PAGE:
Friday, September 25, 2009

On Education in America

This is from April, 2007.

The State of Public Education

I was surveyed a while back, a month or two ago to be slightly less vague. The survey was about my education in NC public schools. Whether I'm successful after it, if the classes adequately prepared me for college, that kind of stuff.

The classes were, for the most part, adequately satisfactory. It's all the other crap required of students that didn't help one iota.

Academic courses are useful for college students. They enforce study habits, teach you stuff, and prepare you for the work load expected of you in college. However, not everyone needs to go to an institution of higher learning.

I got great grades in school, did well in college too. I couldn't find a job though, at least not one in my field. Having spent months looking in the classifieds for jobs, I came to this conclusion: vocational skills are in great demand. Schools are focusing on academia at the expense of blue-collar training. And there's more money to be had in blue-collar labor than in academia. Much more.

Schools realize they need to better prepare their charges for the real world. Officials just don't have a clue how to do it. They think that requiring students to do some public speaking, writing tests, and a vague "Project" will prepare them.

Well, those ideas won't prepare anyone for anything.

I had to do the speech to graduate High School. I barely passed. Later, at Appalachian State, I had to take a public speaking course, as required by my major. The professor, the Dean of Admissions, was one of the best teachers I had. He said he liked to teach at least one course a year, citing that it helped him stay connected to the needs of the students. (If more administrators shared his dedication...) He cared about our success, taught us how to write and then perform a speech instead of merely saying "Here's a topic. Give me a speech." Consequently, I now have no fear of public speaking, and can pontificate in public quite well.

The moral of that anecdote is that an ancillary assignment in addition to all other courses doesn't get the job done. Teachers have to take enough time from instruction as it is with disciplinary action based on dress code violations and the like. Making them proctor speeches, when most kids don't know the first thing about them is counter-productive. It took a semester long, three credit hour course to get me to give a good speech. School boards expect kids to do it without any lessons?

Instruction time is valuable. Teachers need all of it, and if they're not using it completely, it's detrimental to their pupils. Wasting time with ancillary, half-assed requirements is of aid to no one.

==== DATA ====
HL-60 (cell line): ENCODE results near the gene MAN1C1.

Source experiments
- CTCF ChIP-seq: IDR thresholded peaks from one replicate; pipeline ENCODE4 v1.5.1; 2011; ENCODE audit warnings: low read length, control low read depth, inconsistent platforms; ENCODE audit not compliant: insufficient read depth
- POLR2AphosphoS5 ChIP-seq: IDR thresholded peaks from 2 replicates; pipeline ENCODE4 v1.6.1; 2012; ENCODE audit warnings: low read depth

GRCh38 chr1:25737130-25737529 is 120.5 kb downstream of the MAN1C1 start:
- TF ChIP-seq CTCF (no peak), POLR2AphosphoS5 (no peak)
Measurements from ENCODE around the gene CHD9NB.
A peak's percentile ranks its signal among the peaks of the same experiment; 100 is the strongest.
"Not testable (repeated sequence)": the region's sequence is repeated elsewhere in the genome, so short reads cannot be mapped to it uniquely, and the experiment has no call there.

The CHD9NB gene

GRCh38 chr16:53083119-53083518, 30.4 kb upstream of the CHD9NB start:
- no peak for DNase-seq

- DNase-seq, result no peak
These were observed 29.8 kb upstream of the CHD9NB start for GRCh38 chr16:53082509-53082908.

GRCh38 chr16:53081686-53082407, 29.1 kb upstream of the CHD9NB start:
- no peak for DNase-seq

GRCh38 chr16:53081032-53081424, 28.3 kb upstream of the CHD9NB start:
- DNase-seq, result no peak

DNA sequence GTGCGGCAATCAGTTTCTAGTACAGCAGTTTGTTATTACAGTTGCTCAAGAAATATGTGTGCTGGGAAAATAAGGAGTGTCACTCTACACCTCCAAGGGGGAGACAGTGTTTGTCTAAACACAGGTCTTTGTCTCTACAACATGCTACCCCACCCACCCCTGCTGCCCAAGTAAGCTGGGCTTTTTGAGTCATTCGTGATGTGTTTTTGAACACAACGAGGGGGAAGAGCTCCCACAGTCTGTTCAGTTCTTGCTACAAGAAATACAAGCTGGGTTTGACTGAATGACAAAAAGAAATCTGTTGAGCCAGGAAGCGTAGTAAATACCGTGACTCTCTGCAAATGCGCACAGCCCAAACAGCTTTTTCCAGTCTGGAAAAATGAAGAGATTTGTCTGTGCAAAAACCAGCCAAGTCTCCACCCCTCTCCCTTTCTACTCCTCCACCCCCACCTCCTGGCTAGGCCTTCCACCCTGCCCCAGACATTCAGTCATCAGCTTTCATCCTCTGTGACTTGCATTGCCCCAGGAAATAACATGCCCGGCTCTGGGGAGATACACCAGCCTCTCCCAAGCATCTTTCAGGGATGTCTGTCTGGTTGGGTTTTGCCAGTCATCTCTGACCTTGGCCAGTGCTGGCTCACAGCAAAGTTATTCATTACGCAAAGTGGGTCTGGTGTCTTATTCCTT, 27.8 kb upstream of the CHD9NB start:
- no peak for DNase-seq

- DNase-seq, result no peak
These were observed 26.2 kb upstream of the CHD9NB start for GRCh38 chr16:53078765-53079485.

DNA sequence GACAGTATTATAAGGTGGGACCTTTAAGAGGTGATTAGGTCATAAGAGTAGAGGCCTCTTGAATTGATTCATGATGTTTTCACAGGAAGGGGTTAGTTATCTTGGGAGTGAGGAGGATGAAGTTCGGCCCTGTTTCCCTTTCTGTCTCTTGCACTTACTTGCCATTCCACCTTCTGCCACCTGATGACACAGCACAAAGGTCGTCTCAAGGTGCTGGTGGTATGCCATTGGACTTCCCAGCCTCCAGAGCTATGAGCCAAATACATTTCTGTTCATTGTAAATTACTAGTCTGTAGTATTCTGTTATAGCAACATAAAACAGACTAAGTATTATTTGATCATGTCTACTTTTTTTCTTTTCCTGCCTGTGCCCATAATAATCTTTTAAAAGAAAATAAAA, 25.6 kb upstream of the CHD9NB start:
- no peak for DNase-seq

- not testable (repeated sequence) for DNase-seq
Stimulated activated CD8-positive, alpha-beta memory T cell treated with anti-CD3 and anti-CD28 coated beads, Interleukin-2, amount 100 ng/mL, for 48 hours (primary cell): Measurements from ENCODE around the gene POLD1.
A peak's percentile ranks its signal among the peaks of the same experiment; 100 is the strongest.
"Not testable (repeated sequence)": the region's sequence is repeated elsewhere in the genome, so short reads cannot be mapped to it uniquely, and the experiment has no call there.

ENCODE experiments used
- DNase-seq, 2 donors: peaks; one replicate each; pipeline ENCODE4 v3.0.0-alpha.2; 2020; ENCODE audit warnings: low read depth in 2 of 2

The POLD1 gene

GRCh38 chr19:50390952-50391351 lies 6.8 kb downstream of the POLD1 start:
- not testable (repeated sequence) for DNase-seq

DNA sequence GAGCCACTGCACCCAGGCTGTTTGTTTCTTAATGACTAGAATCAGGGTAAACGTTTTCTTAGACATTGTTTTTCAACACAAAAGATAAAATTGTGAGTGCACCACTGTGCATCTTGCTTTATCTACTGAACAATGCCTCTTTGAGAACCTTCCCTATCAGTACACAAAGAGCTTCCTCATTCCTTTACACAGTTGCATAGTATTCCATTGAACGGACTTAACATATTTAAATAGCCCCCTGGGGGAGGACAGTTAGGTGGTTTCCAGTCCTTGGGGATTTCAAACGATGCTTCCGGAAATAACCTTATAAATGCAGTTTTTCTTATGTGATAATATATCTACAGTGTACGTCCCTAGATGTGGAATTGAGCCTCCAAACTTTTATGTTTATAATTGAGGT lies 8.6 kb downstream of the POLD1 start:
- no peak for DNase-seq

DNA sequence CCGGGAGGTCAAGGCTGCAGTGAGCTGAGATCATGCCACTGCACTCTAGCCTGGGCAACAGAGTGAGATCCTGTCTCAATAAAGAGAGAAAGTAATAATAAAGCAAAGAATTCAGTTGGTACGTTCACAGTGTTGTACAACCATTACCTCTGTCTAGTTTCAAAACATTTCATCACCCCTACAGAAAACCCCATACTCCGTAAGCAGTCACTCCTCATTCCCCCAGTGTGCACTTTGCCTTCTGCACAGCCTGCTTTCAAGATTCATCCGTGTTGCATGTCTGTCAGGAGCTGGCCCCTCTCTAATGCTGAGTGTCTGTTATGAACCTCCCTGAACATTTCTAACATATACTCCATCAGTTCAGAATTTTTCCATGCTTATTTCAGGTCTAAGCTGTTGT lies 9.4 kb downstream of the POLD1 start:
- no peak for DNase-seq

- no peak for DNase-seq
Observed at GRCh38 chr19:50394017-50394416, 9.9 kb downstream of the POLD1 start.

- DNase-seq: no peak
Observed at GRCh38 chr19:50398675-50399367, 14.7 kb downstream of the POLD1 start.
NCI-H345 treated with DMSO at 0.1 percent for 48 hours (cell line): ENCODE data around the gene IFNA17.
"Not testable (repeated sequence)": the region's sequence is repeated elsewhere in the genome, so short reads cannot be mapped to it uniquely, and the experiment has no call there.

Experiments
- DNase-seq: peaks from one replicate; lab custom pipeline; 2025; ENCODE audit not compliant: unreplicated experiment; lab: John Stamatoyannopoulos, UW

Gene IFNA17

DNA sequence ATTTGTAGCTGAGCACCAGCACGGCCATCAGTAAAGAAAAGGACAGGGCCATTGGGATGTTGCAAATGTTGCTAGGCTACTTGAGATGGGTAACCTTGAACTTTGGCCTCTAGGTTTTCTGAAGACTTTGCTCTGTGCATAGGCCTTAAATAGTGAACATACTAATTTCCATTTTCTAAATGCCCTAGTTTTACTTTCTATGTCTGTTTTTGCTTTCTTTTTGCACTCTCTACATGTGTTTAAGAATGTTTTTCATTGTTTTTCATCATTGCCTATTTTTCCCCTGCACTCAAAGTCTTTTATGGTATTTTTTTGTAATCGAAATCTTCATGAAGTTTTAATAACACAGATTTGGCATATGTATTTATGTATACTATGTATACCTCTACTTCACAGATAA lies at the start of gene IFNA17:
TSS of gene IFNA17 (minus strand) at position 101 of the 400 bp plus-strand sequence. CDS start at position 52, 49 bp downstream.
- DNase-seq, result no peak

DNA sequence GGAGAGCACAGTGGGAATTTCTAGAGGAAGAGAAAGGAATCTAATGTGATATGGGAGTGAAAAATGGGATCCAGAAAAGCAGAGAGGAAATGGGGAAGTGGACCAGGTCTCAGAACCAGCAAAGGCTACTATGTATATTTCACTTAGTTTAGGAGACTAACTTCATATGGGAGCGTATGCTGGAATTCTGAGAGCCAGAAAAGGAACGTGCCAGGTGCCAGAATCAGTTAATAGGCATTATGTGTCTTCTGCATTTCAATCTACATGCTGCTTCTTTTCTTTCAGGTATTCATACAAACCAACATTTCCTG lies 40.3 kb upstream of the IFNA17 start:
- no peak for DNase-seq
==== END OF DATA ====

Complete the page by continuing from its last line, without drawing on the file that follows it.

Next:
That being said, here's what to do about making American schools better. American school systems accept everyone. Foreign school systems have a school for the college bound, a school for the service industry bound, a school for mechanically inclined individuals, etc. When 87% of Japanese kids score in the 98th percentile, it's irrelevent data to Americans. The test is administered only to the elite. So: quit comparing American schools to foreign ones.

Second: Kids need to be better behaved. That's not an easy problem to solve, but the solution lies at home. Good parenting makes for well behaved children, which makes for more attentive students, which gives the teacher more useful learning time. Parents need to take responsibility for their children, and not pawn them off on the free babysitter that the state provides. That free babysitting service has an extremely high, extremely fast burnout rate, and said burnout rate is in direct proportion to the number of bratty young'uns a teacher has in his class.

Three: Prepare students for what they want to do, and don't waste their time with courses they won't ever need later in life. Vocational programs must have funding. Give the mechanically inclined their auto-shop, their carpentry classes, their metalsmithing. Give the college bound their courses, but don't force the Future Farmers of America to take AP European History. It's exactly like the foreign school model (surprise!) which, incidentally, will give American number crunchers some hard facts to analyze and compare.

Mostly though, parents: take note of your kids. Encourage them to pursue career paths in fields they enjoy. If they like tinkering with Legos, suggest engineering to them. If they've gotten 20 speeding tickets, maybe you ought to take them to the dragstrip sometime, or pick up a pamphlet for Nascar College in Tennessee. Make learning fun for them. Lord knows the schools aren't doing it.

New material given the pseudo recent changes in the economic climate:

Classifieds don't exist anymore. There aren't any jobs to be had. But those with a vocational background and experience will always be able to do something. The Sears Auto and Tire Department might not be hiring, but if you've got your own equipment, there's nothing to stop you from running a 'donations accepted' car clinic in your church parking lot every week.

Enterprising individuals with a good skill set can go as far as they want to. Everyone needs and will continue to need plumbers, mechanics, roofers, carpenters, machine operators...etc, etc. People won't always need Microsoft Office 2000 certified Fortran programmers. Or Ph.Ds specializing in Siberian folk art.

It's important for people to love what they do for a living. But it does them no good if what they love doesn't put food on the table.

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